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Tracking Your Scholarly Research Impact

Learn how to measure the impact of your research

Your Work. Your Rights

Are you concerned about signing over YOUR copyrights to your scholarly research articles to traditional journal publishers?

There is another option!

When you sign a copyright transfer form, YOU decide which rights you want to keep, and which you want to give away.

The SPARC Author Addendum is a legal instrument that you can use to modify your copyright transfer agreements with non-open access journal publishers. It allows you to select which individual rights out of the bundle of copyrights you want to keep, such as:

  • Distributing copies in the course of teaching and research,
  • Posting the article on a personal or institutional Web site, or
  • Creating derivative works.

SPARC provides a full set of resources to help you learn more about your rights as an author, and the tools that are available to help you effectively manage your copyrights.

United States: Download the US SPARC Author Addendum (PDF)

Canada: Download the Canadian SPARC Author Addendum in English (PDF)

Authors' Rights: What and How Can You Share?

If you use Academia.eduResearchGate, or other social networking sites that allow and encourage you to share the full text of your publications with others, you have to be careful. If you've published in a traditional subscription journal you might have signed a copyright agreement that forbids the sharing of the final published version of the article. Publishers are starting to change and use more liberal agreements, but you still need to figure out what version of an article you can place on networking sites, in repositories, and even on your own web page, without violating copyright law.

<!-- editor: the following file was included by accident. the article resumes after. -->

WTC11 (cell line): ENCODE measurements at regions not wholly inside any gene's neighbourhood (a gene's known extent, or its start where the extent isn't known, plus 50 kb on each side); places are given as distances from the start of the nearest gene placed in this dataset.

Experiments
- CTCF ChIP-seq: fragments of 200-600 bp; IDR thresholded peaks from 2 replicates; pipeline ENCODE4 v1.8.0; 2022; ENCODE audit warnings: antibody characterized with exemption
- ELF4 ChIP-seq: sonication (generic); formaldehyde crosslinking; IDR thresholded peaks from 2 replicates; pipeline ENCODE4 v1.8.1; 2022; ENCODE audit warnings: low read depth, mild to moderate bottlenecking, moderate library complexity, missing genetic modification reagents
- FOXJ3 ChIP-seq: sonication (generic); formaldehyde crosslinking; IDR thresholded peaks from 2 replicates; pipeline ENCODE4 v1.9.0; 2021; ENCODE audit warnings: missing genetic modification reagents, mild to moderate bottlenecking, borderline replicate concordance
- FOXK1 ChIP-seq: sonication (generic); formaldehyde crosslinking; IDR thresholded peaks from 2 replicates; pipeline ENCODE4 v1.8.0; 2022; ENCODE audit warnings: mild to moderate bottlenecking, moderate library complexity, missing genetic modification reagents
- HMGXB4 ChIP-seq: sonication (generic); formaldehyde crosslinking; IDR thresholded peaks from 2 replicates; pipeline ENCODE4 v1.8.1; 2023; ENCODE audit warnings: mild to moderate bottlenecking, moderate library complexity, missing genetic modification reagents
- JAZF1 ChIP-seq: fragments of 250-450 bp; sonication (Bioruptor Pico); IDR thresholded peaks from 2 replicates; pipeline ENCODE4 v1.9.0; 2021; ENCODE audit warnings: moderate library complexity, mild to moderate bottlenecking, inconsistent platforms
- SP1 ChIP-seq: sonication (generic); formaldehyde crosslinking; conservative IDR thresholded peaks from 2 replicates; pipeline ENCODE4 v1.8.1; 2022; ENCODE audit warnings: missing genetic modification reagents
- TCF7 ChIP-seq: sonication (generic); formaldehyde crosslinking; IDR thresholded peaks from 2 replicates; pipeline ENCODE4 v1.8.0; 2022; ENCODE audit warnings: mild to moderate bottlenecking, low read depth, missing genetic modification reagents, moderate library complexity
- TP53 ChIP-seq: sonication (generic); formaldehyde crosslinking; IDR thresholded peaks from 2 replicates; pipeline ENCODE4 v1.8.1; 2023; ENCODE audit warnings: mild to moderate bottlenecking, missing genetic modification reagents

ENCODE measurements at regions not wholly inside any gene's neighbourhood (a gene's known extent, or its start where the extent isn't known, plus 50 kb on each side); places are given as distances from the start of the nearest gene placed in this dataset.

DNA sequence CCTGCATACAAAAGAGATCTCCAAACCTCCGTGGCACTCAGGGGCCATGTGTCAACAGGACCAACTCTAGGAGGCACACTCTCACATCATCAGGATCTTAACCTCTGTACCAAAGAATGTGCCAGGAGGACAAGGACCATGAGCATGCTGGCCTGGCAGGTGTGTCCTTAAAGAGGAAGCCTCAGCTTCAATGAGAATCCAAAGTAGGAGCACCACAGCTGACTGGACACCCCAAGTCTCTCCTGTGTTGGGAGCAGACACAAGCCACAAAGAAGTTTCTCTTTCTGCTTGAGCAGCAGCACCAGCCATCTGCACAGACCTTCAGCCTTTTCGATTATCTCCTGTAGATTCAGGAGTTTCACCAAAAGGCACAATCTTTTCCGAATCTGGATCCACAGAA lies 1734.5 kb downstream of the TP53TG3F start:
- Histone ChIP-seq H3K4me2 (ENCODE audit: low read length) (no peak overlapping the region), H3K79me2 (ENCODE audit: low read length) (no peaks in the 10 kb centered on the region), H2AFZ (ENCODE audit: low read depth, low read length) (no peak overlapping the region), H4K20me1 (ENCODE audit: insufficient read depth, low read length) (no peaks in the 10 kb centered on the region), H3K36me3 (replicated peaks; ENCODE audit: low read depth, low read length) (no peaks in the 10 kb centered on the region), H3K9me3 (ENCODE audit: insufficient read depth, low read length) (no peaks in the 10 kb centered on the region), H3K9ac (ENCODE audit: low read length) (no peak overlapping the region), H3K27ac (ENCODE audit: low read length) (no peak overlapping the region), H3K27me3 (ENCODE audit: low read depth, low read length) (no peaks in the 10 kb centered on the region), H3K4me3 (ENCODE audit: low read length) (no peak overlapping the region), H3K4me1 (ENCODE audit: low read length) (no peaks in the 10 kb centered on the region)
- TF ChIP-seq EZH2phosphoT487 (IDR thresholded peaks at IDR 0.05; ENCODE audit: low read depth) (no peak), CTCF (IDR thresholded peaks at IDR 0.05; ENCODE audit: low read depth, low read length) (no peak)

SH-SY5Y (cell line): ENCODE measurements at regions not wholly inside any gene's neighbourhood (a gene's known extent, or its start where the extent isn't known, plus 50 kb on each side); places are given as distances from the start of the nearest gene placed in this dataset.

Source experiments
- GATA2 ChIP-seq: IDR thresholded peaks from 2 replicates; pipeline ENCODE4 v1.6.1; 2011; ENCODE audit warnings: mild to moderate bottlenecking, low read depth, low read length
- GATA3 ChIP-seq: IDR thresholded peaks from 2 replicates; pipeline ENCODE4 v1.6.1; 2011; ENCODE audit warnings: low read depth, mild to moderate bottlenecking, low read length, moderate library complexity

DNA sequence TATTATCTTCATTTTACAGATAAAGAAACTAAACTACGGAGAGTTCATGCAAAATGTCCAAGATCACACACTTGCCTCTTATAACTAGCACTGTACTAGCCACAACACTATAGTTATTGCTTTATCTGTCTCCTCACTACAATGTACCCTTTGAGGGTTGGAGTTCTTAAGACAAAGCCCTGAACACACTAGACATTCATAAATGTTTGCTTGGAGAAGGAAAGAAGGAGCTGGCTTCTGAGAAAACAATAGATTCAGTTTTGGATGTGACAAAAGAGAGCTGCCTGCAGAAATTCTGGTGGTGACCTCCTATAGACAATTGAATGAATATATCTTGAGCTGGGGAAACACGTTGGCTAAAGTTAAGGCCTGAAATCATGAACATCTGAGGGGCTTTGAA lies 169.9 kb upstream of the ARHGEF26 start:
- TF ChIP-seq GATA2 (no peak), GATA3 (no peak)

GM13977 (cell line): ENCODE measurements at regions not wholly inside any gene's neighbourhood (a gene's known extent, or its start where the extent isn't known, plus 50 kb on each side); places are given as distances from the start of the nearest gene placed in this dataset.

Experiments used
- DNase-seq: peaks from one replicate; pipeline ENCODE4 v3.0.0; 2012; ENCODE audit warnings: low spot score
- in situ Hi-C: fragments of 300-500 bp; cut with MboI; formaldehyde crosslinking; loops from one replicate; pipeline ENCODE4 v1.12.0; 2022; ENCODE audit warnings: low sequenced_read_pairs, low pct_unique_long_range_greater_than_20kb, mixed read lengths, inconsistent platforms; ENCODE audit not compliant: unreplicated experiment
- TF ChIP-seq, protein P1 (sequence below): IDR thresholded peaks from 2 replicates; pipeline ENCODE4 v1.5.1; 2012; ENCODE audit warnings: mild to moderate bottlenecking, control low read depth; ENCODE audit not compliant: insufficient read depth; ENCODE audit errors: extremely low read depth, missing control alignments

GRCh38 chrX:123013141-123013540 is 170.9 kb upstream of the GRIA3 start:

Step 1. Determining your rights on already-published materials

  • For articles, look up the journal in SHERPA/RoMEO, a database of journals' copyright and self-archiving policies. You'll be able to determine what version of the article can be posted and where it can be posted - if anywhere. 
  • For chapters and books, you'll need to look at your contract with the publisher or contact the publisher to ask what rights you have regarding sharing on the web. 

Step 2. As you move forward through your career, we encourage you to

  • Thoroughly read any copyright transfer agreements from publishers
  • Ask questions of your librarian and the publisher
  • Consider publishing in an open access platform that uses a CC-BY or other Creative Commons license that gives you and others the rights to reuse your work.

*Acknowledgement - The information in this box came from the Johns Hopkins Sheridan Libraries guide, Scholarly Metrics